VIDEO: [Fox News] Tony Perkins and Christopher Hale debate dropping the word ‘boy’ from Boy Scouts of America
“Want to give it a shot?” the Scoutmaster was looking at me and holding the axe out, handle first. Before walking over and taking it I tentatively looked at my dad, who pursed his lips and nodded approvingly. “Safety first,” the bearded man cautioned before he proceeded to show me how to cut the wood without cutting off any fingers in the process. As I performed that simple exercise, I remember thinking how cool it was to be trusted to wield what could be a pretty dangerous tool, and the responsibility made me feel bigger than my eleven years. But most of all I remember how doing what I perceived as “man-stuff,” surrounded by men and other boys, made me feel at least a little bit more like a man.
Those moments began what was to be a seven year adventure and the most significant non-school element of my pre-teen and teen-aged life. They were years filled with lots of “boy-stuff” under the watchful supervision of caring men and the camaraderie of other boys. Canoeing alone on a lake. Building campfires. Barely passing the ridiculously hard swim test at summer camp so I wouldn’t be the only kid not allowed on the water. S’mores. Dump cake. Hobo packets. Campfire stories. Games, teasing, and general rowdiness. Sleeping alone in the middle of the woods as a part of the Order of the Arrow Ordeal. Peeling myself out of a semi-warm sleeping bag on a freezing February morning in 1986 to watch Haley’s Comet pay a rare visit to Earth’s orbit. Picking up and sorting food for the hungry as a part of our annual food drive. Lugging a wooden sled across town to compete with other troops in Scouting skills contests, all of which involved plenty of cool “boy-stuff” like tying knots and building things.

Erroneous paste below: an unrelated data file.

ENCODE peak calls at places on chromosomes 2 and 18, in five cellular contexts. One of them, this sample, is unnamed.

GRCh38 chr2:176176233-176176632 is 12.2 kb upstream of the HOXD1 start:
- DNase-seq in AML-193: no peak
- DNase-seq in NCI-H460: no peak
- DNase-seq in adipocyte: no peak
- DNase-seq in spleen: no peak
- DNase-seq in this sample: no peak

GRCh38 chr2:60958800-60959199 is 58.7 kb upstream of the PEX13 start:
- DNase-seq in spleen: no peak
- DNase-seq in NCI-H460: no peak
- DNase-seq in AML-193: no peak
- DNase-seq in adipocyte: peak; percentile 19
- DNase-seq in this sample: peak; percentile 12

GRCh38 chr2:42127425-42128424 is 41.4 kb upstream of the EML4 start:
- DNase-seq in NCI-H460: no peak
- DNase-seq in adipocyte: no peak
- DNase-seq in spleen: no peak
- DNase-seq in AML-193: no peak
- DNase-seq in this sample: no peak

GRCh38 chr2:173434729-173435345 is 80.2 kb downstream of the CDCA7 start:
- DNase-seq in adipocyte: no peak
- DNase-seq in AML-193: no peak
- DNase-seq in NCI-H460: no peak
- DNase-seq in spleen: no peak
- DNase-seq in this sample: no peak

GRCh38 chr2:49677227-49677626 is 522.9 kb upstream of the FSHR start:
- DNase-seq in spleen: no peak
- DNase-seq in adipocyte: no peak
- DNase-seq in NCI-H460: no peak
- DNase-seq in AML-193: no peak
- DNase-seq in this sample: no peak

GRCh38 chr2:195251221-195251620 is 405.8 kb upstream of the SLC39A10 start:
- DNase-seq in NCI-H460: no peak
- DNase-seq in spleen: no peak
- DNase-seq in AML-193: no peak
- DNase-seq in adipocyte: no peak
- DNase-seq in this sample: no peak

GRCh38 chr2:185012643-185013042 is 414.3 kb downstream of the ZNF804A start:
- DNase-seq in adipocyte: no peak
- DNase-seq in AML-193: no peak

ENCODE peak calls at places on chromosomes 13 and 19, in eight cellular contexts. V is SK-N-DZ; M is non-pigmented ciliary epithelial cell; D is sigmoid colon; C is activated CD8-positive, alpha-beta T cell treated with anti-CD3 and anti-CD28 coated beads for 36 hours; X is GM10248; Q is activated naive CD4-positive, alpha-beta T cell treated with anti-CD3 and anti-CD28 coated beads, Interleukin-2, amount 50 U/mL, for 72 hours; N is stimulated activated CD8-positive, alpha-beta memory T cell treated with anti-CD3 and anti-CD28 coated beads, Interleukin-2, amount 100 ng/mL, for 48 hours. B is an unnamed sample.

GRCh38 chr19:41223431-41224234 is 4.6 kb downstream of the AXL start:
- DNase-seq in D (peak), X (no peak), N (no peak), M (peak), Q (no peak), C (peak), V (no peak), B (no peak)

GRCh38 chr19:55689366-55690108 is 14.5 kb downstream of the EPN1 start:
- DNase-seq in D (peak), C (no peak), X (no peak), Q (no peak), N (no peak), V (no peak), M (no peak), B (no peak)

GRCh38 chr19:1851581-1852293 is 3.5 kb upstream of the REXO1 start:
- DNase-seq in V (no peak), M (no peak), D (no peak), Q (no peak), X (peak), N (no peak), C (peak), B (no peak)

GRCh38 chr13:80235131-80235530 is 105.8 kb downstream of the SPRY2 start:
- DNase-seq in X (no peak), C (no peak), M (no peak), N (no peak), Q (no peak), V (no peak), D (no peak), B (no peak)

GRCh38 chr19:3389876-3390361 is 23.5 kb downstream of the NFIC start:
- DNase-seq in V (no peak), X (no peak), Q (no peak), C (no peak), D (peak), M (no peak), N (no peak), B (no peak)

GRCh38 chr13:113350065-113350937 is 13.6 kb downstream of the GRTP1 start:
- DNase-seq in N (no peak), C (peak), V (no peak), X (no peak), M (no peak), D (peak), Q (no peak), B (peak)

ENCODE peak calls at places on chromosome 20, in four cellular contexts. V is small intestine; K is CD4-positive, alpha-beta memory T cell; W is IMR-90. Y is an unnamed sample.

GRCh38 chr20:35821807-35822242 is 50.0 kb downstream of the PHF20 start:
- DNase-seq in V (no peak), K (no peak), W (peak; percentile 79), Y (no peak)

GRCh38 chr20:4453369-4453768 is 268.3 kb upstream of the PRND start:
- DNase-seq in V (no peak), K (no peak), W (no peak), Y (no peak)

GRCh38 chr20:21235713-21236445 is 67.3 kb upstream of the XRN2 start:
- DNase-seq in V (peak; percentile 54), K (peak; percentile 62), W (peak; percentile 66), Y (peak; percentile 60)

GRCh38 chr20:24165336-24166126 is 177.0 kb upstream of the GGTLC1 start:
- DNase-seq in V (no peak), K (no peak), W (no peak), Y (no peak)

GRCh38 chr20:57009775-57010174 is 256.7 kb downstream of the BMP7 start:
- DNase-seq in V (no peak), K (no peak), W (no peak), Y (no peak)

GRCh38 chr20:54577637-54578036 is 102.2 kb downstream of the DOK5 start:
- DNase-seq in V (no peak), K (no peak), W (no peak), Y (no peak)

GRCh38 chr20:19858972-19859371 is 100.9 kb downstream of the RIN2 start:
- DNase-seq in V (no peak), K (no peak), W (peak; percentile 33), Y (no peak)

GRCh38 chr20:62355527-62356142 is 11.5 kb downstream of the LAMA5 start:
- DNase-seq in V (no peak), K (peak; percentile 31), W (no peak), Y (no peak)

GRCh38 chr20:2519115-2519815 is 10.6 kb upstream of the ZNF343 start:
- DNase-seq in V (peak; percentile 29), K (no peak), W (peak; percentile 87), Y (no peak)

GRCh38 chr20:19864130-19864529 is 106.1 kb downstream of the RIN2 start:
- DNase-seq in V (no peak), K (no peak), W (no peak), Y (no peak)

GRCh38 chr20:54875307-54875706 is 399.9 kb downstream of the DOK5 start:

There was a lot of “doing” in Scouting, but the ultimate goal was always the same. The Boy Scouts of America started in 1910 as a way to promote good citizenship and Christian morality, two years after Sir Robert Baden-Powell founded the movement in England. “We aim for the practice of Christianity in their everyday life and dealings, and not merely the profession of its theology on Sundays,” Baden-Powell wrote in Scouting For Boys.
The iconography was, in many instances, literally Norman ‘Rockwellian,’ from the chivalry of a crisply uniformed boy saluting the American flag or helping an old lady across the street to the Native American symbolism incorporated into the Order of the Arrow rituals. From the ceremonies to the symbols to the reading materials and skills learned – all were meant to teach, to prepare, but most of all to endear a heartfelt respect for our Creator, our family, our country, our environment, and the world around us.
This article continues at [TownHall.com] An Eagle Scout Explains the Fatal Folly of Taking the ‘Boy’ out of Boy Scouts